Wednesday, October 31, 2012

Halloween 2012: The Scientist and Raggedy Ann

I was hoping to come up with another family theme for Halloween this year, but we couldn't agree on anything. It's probably for the best, since I just finished E's wig yesterday!  I don't know how I would have managed another two costumes also.

O prefers non-costumey costumes these days, so he decided a few weeks ago that he would like to be a "genius inventor" or a scientist with a lab coat and tie.  I used the pajama top from Butterick 5586 and extended the length by about 9", added two more patch pockets, lowered the top button and spread out the other two a bit more.  There was an insane amount of sleeve cap ease -- so much that I initially wondered if I'd accidentally cut the puffed sleeve from the nightgown -- which I took out by eyeballing.  There was a lot of reminding myself that it was just a costume! Other than that, it went together easily and fits well.

He also asked for another faux tie, which he chose to be from a skeleton print.

He's wearing my shoes, which are about three sizes too big.  Sometimes it's better not to ask.

We decided on Raggedy Ann for E, and just realized tonight that this is the first Halloween she hasn't been an animal!  She was a ladybug, a monkey, a bee, and then an owl.  There were a several pieces to Raggedy Ann, but most of them were quick to sew up.

I started with the Miss Madeline peasant dress with long sleeves with shirring at the wrists, no elastic at the waist, and an added neck ruffle like in this tutorial.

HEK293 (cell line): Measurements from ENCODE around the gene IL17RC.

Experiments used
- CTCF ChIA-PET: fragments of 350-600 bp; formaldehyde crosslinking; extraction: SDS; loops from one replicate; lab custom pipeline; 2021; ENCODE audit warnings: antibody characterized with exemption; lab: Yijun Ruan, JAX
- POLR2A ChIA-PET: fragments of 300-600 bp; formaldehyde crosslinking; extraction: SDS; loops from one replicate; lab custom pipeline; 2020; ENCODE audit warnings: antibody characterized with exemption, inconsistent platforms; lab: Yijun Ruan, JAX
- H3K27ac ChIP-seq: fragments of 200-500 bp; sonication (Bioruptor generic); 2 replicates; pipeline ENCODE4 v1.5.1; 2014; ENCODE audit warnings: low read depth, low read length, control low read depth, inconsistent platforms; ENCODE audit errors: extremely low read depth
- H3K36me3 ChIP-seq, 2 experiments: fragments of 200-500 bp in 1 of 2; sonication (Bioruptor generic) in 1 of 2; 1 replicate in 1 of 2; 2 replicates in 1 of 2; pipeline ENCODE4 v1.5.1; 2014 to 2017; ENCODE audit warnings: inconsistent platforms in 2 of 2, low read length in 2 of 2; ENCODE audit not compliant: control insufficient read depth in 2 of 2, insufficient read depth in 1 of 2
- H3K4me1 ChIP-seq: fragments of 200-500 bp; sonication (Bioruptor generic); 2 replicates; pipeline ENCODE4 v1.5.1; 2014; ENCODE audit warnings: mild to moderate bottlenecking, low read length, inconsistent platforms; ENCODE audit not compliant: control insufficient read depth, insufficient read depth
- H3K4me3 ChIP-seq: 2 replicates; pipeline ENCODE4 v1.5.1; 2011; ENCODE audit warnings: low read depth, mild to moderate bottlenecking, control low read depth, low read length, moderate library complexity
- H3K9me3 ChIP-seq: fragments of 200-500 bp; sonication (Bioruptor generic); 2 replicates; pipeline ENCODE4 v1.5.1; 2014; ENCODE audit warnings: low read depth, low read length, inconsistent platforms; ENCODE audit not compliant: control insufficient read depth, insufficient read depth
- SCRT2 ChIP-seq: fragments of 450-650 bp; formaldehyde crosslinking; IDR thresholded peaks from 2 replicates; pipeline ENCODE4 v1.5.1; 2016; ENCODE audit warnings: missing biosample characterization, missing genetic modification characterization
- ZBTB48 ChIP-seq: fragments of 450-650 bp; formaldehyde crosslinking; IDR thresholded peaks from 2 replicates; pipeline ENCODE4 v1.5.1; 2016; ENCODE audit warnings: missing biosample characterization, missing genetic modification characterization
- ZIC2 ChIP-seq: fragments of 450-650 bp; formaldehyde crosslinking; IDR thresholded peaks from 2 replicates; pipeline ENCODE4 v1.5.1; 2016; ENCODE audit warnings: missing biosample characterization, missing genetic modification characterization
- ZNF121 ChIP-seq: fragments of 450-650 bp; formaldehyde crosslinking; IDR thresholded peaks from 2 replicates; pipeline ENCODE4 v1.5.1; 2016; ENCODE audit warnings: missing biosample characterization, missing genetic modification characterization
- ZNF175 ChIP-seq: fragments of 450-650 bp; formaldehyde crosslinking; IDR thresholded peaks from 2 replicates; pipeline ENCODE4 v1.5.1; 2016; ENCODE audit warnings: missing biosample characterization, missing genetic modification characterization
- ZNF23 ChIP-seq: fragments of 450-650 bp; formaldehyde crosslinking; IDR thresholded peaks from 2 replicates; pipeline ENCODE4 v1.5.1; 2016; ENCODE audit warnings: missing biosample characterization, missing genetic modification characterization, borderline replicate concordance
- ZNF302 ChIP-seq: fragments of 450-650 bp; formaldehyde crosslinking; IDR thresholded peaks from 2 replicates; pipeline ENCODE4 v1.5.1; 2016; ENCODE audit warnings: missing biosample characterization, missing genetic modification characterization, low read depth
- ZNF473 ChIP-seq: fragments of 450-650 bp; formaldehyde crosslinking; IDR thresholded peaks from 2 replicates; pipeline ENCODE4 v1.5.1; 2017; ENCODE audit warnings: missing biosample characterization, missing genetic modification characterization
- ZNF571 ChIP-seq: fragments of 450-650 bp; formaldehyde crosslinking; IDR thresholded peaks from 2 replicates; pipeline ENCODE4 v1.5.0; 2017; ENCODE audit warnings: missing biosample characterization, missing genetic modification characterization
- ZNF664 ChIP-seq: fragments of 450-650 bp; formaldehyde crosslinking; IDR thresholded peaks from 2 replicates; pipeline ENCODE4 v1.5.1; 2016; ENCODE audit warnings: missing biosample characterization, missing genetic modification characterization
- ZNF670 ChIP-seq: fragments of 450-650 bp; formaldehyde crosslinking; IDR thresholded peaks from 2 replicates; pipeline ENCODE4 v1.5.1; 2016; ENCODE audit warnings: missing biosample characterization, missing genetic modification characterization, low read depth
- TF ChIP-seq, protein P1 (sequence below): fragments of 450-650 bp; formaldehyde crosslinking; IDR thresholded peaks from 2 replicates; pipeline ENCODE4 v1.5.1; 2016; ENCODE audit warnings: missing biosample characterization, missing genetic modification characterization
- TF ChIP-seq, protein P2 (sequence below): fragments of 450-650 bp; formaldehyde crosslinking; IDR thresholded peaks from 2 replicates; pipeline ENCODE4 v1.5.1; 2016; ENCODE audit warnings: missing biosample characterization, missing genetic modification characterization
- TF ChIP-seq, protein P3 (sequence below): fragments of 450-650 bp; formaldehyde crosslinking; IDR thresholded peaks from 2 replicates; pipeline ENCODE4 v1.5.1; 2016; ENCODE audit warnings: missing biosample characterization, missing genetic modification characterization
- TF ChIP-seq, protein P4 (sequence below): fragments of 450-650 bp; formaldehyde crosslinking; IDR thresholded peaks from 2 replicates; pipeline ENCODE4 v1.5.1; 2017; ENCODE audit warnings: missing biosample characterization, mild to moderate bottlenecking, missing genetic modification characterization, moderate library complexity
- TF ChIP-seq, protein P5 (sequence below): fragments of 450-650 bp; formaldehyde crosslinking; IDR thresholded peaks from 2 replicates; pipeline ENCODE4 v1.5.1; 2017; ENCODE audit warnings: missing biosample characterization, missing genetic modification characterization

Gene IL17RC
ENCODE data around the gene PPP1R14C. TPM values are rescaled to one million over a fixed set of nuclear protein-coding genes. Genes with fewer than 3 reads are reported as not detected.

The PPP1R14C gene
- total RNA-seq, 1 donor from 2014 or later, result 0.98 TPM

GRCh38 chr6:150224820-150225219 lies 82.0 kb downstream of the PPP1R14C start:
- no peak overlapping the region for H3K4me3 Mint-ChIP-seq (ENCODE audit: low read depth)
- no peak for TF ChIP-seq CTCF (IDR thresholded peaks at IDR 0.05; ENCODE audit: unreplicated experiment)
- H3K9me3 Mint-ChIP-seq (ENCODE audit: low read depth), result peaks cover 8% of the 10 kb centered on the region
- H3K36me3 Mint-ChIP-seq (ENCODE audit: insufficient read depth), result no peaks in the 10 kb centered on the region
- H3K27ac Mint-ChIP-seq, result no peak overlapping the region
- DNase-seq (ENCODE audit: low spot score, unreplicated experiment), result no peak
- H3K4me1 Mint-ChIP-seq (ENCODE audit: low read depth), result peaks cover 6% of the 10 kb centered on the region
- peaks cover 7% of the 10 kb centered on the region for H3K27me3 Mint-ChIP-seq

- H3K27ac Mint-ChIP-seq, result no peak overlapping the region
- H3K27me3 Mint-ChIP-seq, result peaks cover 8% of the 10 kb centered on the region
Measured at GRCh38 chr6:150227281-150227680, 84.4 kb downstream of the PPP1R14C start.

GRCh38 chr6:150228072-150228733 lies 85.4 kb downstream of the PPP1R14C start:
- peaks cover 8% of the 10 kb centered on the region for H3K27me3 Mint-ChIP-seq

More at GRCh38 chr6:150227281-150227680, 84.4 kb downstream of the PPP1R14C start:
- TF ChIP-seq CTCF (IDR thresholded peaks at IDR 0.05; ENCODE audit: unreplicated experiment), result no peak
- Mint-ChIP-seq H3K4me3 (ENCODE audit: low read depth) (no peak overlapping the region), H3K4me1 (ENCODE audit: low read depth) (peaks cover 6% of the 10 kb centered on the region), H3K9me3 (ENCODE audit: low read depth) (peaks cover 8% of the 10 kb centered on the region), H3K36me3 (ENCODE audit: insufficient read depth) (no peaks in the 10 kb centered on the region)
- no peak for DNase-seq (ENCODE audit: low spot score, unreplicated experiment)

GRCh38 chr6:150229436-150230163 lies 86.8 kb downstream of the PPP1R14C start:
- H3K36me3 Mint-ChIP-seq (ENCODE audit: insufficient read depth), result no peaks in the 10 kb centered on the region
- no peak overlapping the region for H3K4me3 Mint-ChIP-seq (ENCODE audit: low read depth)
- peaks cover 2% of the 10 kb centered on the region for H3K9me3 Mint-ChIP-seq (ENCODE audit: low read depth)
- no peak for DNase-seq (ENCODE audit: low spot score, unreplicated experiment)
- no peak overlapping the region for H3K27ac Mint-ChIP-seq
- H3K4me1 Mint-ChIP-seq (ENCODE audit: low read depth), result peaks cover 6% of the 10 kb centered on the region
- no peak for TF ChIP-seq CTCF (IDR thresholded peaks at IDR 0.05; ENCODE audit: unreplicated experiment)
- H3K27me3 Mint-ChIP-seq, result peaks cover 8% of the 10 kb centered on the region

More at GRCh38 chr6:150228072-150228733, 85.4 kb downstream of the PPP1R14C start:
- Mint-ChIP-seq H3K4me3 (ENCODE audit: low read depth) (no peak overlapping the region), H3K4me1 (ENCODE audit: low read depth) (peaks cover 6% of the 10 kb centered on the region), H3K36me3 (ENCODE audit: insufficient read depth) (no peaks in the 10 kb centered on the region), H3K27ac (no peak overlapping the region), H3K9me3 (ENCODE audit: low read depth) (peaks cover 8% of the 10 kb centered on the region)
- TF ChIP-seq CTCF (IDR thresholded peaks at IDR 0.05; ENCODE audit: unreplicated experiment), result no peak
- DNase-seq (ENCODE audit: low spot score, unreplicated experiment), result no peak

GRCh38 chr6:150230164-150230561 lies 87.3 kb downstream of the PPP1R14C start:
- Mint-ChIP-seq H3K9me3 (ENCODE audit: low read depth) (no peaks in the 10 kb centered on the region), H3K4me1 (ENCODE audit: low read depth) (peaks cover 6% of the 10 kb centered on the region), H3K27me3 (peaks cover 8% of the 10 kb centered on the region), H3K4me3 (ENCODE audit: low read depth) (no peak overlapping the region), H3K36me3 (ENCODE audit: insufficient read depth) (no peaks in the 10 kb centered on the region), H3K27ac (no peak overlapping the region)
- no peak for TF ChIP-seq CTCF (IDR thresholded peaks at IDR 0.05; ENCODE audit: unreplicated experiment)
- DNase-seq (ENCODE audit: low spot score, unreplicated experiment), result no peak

Her apron is a larger version of the one in this tutorial.  I used the same dimensions for the arm straps and waist ties, but made the waist band 3x21" and the body of the apron 17" x 43" (the width of the fabric).  The only other modification I made was to attach the straps behind the apron, rather than sandwiching them between the waist band and the main fabric. I also added some jumbo rickrack when I realized that my original overly ambitious plan to embroider "Raggedy Ann" onto it was soooo not going to happen.

For our first Halloween event last week, she wore the pantalets from this summer, but they didn't really show below the dress, so I made another full-length pair.  (I'm planning on having her wear them  for Christmas also, or I wouldn't have bothered -- I don't think... I do get kind of obsessive about costumes.  Ha.)  I was out of elastic thread, so made a casing on the inside with single-fold bias tape and ran elastic through it.  Finished with a rolled hem for the sake of speed, but then the thread kept breaking, making me wish I'd just done a quick regular hem!